“New York-based art collector and da Vinci expert Robert Simon and art dealer Alexander Parish found the painting in Louisiana in 2005 and purchased it for $10,000.
“It then underwent a six-year restoration and verification process.
“In 2013, a consortium of dealers including Simon, Parish and Warren Adelson sold “Salvator Mundi” for $80 million to a company owned by a Swiss businessman and art dealer Yves Bouvier, Bloomberg reported. Bouvier, in turn, sold it to Russian billionaire Dmitry Rybolovlev for $127.5 million in 2014.
“Rybolovlev owned the painting until Nov. 15, when Prince Bader made it the world’s most expensive painting by shelling out $450,312,500 for it. Picasso’s ‘Les Femmes d’Alger’ (“Women of Algiers”) held the previous record of $179,364,992.”
Louvre Abu Dhabi
Louvre Abu Dhabi is a universal museum on Saadiyat Island that exhibits art and artefacts from ancient times to the present day in order to celebrate cultural exchange and diversity. Designed by French architect Jean Nouvel, the museum represents an Arab madina (city) with its 23 permanent galleries, temporary exhibition space, Children’s Museum, auditorium, restaurants, retail and a research centre. Surrounded by the sea, visitors can walk the promenades beneath the museum’s stunning dome. They can experience Nouvel’s enchanting ‘rain of light’, inspired by the shadows of overlapping palm trees in the UAE’s precious oases where travellers once crossed paths.
Art works on display originate from civilisations all over the world. They have been brought together to highlight universal themes and similar influences. This marks a departure from many traditional Western museums which clearly separate objects from different civilisations. Themes at Louvre Abu Dhabi include: the portrayal of power; the representation of the divine; exploring unknown lands; and the dawn of globalisation. Louvre Abu Dhabi has acquired more than 620 objects to date including individual works, series and collections. Some of these will be exhibited alongside 300 works on loan from 13 leading French institutions.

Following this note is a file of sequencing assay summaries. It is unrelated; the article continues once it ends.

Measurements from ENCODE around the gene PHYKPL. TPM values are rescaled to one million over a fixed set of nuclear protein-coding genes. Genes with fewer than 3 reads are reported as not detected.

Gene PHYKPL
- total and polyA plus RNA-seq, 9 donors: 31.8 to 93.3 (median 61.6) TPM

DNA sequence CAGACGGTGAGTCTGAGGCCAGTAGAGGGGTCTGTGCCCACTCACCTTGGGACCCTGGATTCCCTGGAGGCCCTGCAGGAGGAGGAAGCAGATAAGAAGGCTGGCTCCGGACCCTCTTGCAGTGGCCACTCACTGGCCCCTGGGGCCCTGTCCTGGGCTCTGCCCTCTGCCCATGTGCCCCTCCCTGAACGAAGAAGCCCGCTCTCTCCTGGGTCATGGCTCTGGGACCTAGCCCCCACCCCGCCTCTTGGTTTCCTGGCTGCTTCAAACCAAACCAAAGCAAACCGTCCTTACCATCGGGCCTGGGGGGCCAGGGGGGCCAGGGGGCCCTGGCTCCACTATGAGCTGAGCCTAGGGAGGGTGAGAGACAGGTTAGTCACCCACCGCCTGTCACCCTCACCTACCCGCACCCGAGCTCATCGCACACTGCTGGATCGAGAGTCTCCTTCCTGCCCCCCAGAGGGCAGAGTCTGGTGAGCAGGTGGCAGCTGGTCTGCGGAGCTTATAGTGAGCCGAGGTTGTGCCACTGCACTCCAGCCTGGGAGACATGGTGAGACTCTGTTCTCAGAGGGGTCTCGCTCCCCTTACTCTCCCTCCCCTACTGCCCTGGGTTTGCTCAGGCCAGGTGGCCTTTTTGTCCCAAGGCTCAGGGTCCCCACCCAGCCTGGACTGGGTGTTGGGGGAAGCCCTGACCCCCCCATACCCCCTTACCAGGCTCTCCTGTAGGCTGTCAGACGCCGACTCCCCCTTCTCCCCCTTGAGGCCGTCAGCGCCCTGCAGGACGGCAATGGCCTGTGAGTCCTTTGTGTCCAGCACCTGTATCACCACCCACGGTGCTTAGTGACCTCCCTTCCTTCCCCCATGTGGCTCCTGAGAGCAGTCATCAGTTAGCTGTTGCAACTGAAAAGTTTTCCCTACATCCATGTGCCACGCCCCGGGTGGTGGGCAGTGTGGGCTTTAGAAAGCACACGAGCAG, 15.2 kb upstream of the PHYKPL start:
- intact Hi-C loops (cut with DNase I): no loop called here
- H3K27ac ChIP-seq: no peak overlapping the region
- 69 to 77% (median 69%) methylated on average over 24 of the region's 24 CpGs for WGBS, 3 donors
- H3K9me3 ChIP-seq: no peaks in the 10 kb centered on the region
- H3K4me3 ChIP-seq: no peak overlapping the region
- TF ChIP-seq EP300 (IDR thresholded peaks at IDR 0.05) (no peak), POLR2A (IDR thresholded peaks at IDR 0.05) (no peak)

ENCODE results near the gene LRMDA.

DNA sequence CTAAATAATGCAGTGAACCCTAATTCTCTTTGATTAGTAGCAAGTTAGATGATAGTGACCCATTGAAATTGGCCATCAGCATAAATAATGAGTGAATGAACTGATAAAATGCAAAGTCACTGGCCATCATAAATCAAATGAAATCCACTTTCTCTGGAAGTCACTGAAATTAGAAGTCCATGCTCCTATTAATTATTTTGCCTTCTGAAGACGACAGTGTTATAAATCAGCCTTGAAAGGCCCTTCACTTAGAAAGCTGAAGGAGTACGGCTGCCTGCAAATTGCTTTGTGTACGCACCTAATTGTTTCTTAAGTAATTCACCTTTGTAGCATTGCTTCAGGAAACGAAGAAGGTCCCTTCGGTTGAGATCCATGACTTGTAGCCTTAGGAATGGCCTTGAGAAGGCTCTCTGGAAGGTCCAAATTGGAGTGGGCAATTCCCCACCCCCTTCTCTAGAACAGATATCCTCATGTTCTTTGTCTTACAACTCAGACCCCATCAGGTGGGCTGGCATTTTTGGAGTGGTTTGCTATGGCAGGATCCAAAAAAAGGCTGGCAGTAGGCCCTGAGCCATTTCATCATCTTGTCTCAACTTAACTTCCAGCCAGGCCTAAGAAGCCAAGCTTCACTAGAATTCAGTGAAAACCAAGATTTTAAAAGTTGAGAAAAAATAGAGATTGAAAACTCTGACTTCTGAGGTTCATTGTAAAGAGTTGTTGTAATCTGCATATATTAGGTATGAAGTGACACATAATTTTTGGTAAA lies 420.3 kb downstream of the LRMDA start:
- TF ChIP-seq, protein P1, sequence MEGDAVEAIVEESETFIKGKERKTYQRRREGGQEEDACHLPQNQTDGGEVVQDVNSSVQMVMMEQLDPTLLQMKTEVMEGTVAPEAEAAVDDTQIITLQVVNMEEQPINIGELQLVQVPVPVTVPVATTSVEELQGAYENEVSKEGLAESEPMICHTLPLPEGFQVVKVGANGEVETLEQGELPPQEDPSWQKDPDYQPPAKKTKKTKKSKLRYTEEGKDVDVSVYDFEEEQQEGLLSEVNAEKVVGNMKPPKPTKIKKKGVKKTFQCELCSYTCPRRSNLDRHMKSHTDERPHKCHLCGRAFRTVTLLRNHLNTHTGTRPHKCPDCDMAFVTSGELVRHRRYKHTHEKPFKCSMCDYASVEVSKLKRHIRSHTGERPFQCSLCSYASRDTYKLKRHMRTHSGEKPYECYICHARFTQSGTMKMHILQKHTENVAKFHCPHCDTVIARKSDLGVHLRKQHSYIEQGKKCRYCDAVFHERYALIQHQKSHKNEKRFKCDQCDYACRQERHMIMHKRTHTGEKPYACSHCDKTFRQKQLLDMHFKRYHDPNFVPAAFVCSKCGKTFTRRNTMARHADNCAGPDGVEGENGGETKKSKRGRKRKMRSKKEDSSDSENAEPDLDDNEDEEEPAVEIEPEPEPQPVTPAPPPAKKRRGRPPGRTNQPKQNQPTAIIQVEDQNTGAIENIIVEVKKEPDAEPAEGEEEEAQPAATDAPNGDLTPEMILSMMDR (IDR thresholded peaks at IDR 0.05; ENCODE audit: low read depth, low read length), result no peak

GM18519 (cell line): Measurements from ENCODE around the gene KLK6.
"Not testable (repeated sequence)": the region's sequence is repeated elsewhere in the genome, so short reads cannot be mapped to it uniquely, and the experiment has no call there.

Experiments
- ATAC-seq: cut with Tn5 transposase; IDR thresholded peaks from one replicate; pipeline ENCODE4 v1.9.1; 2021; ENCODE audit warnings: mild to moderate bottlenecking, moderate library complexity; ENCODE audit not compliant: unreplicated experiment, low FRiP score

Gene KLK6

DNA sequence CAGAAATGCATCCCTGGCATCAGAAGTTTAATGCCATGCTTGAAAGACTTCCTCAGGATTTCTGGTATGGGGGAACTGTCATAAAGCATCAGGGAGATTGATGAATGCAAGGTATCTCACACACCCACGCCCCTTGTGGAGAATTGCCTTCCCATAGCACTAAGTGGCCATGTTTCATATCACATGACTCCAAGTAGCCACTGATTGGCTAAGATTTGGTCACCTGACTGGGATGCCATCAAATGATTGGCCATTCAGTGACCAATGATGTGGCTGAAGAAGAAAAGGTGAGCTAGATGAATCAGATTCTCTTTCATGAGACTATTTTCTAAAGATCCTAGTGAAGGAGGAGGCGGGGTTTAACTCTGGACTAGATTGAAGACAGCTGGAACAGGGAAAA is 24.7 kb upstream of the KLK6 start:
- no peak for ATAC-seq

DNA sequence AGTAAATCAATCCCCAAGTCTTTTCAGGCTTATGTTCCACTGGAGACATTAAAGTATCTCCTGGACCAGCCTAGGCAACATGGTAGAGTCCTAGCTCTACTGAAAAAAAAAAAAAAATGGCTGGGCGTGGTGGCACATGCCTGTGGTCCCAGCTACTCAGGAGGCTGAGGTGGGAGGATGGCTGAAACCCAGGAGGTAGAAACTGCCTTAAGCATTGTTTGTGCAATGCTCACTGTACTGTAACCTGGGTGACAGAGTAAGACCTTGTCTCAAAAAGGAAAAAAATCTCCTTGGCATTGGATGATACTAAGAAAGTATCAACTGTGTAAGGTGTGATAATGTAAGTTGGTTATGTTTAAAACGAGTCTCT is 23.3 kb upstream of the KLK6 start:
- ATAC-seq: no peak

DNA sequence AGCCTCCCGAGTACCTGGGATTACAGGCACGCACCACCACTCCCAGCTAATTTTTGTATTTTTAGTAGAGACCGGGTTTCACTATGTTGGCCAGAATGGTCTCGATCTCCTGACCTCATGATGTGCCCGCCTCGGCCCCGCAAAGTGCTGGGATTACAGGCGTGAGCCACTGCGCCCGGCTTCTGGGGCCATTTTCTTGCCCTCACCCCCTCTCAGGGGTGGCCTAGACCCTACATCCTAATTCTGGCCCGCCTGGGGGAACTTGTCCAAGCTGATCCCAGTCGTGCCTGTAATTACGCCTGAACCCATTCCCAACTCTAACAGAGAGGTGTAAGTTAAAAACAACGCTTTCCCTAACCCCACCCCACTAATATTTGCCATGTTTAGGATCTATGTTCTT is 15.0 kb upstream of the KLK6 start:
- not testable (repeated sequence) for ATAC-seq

Louvre Abu Dhabi was created out of an intergovernmental agreement between the governments of Abu Dhabi and France in 2007. The agreement stipulates that the name of Louvre is on loan for a period of 30 years; art works from French institutions for 10 years on a decreasing basis as the permanent collection grows; and the programming of temporary exhibitions for 15 years.
Abu Dhabi’s Department of Culture and Tourism (DCT) “conserves and promotes the heritage and culture of the emirate… The Department drives the emirate’s tourism sector and markets the destination internationally through a wide range of activities aimed at attracting visitors and investment. Its policies, plans and programs relate to the preservation of heritage and culture, including protecting archaeological and historical sites and to developing museums, including the Louvre Abu Dhabi, Zayed National Museum and Guggenheim Abu Dhabi. DCT supports intellectual and artistic activities and cultural events to nurture a rich cultural environment and honor the emirate’s heritage. A key role is to create synergy in the destination’s development through close coordination with its wide-ranging stakeholder base.”
More information at louvreabudhabi.ae.